What is dreaming?

What is dreaming?Dreaming is an involuntary mental process which produces a reworking of information stored in memory, usually associated with experiences of the dreamer the day before. The dream takes us into a virtual reality made up of images, sounds, thoughts and / or feelings. Memories that are kept on waking may be simple (a picture, sound, idea, etc..) Or very elaborate.

The most elaborate dreams contain scenes, characters, scenes and objects. There is evidence that may have dreams in any of the stages of human sleep. However, remember more dreams and the dreams are more elaborate in what is called REM (Rapid Eye Movement, for its acronym in English Rapid Eye Movement) which takes place on the last leg of the sleep cycle.

Armadillo dreamingThat is the act of dreaming that has been confirmed only in Homo sapiens. Some animals also go through REM sleep, but their subjective experience is difficult to determine. It seems that the mammals are the animals most likely to dream because their sleep cycle similar to humans. The animal that spends more time in REM sleep is the armadillo.

In many cultures predictive value is attributed to the dream, conceived as an encrypted message that is necessary to unravel. We find this belief, for example, in the Bible (where Joseph interprets Pharaoh's dreams). In the early twentieth century, Sigmund Freud takes up the issue from a rational perspective in his Interpretation of Dreams (1900). The analysis of them is for him the access via regia to the unconscious.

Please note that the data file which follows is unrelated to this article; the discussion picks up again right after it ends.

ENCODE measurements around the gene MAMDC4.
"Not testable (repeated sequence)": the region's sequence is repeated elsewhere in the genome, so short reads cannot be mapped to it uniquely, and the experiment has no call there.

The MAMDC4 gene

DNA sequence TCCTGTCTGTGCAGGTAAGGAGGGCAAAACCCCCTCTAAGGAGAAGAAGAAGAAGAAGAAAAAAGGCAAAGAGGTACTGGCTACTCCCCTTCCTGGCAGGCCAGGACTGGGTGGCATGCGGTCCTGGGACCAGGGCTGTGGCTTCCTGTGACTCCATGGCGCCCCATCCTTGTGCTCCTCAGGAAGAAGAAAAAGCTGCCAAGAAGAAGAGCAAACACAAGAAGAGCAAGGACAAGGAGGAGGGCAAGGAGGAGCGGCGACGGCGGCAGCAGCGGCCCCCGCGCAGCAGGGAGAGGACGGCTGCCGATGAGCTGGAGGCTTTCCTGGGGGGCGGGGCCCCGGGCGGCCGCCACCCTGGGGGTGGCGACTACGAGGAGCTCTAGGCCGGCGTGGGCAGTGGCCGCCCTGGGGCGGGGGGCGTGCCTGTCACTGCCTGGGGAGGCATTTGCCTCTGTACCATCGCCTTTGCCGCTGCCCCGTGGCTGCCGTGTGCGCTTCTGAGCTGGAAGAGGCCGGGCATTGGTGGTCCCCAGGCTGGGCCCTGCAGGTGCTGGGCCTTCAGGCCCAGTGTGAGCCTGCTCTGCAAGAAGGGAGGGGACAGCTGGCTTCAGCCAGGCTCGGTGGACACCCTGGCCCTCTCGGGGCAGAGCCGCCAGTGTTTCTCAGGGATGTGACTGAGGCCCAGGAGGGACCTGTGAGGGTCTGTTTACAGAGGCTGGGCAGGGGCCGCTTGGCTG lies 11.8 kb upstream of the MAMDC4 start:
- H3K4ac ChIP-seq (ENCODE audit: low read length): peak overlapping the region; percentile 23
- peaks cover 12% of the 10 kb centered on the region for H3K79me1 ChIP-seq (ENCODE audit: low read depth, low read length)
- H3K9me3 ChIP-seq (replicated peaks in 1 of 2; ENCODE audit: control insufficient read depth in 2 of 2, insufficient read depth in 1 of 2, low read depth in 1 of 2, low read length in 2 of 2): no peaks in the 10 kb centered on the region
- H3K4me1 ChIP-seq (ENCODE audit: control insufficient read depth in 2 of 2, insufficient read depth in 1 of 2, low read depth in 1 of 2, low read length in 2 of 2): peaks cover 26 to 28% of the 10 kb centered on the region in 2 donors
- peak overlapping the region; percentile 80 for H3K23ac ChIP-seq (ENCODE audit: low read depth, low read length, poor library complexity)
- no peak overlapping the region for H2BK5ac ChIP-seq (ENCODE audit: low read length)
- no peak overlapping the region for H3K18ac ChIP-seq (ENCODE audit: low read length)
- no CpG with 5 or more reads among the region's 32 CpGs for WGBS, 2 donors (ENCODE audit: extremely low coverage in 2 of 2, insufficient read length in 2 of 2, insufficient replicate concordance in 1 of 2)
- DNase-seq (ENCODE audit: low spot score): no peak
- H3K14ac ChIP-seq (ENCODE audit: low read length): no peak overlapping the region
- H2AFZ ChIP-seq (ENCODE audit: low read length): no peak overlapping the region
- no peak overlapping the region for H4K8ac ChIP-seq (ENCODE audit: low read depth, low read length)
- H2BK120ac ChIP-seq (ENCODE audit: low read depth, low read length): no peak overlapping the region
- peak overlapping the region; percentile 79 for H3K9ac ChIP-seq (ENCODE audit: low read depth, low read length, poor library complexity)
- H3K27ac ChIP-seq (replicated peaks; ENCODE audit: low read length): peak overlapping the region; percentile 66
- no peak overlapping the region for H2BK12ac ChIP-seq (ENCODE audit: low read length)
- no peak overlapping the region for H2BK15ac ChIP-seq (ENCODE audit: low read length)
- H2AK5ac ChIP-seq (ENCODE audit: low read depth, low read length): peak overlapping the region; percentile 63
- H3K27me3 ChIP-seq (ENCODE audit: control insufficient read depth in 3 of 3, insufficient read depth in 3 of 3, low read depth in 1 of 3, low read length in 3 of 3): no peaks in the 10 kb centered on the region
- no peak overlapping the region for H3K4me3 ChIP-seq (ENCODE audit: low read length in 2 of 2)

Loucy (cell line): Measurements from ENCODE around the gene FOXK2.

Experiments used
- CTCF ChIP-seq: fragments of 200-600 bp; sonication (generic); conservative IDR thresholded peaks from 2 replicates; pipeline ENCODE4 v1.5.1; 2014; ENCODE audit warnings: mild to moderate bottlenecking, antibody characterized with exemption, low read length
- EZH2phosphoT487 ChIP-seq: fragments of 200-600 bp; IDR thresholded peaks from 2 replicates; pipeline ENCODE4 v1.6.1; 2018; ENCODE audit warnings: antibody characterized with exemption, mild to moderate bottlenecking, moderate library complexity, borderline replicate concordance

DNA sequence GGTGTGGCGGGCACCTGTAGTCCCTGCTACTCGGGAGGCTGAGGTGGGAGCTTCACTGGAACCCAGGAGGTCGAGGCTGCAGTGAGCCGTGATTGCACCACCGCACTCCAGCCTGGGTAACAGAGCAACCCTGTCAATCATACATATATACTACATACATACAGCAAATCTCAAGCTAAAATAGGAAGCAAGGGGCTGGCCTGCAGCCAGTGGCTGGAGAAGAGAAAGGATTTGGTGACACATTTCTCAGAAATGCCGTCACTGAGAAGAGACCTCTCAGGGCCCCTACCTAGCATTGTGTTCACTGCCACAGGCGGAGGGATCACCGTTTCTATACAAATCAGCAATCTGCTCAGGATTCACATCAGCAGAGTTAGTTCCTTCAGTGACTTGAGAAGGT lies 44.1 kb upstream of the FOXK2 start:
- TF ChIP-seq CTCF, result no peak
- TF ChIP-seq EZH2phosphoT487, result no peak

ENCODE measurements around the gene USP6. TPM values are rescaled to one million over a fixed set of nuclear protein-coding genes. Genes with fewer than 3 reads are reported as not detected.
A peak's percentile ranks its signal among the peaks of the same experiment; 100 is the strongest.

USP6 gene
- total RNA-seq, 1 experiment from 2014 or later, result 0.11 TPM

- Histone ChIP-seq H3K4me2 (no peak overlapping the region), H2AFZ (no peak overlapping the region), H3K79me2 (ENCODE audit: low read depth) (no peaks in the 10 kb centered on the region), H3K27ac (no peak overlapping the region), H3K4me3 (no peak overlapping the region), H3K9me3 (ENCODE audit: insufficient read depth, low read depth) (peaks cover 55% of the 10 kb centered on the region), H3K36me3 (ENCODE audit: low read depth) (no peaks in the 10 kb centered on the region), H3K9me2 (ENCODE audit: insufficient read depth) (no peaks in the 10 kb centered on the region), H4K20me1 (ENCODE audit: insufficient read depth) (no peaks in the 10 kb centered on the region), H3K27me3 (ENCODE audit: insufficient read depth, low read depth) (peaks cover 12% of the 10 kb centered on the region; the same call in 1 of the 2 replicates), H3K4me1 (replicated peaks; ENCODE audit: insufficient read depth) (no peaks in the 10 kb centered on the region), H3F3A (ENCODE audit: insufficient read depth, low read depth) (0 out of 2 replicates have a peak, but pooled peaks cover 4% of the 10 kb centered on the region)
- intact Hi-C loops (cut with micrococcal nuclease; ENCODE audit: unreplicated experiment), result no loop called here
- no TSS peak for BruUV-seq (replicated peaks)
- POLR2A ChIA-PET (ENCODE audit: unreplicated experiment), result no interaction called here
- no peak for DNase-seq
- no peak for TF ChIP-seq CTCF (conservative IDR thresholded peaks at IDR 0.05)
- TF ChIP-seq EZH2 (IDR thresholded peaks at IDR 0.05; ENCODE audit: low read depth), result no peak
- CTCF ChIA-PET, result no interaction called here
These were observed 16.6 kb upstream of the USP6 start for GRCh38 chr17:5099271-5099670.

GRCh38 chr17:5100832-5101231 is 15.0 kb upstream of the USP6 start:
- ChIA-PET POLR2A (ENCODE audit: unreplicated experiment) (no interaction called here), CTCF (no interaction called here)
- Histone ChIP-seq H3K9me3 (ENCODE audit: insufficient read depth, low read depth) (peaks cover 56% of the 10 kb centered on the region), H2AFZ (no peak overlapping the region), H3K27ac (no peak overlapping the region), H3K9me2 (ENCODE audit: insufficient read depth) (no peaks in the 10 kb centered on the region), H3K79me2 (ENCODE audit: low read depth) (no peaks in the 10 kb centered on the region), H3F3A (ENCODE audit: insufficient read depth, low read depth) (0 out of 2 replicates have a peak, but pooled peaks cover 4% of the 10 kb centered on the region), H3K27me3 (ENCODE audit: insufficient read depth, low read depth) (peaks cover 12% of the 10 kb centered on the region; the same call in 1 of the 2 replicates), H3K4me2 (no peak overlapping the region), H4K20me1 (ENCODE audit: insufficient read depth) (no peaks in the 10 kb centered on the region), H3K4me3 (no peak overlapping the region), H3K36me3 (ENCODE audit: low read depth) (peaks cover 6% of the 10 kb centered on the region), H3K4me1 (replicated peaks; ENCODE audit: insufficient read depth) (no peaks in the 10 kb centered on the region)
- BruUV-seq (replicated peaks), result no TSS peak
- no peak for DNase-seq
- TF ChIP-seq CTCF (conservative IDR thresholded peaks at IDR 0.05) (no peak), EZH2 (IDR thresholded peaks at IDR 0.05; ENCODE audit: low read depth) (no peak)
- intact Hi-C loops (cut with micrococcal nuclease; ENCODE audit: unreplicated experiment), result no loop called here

The reason for the dreams:

The hypothesis that sleep participates in the consolidation of recent memory has been investigated by four paradigms:
Effects of sleep deprivation on the consolidation of memories;
Effects of learning on post-training sleep;
Effects of stimulation during sleep on sleep patterns and memory, and
Re-expression of specific neural patterns during post-training sleep.

Cats dreamingDream studies confirm convincingly the idea that sleep is deeply involved in memory functions in humans and animals. However, the available data are still too few to confirm or reject the hypothesis recently exposed unequivocally that the consolidation of non-declarative memories and statements regarding processes depend on REM and NREM.

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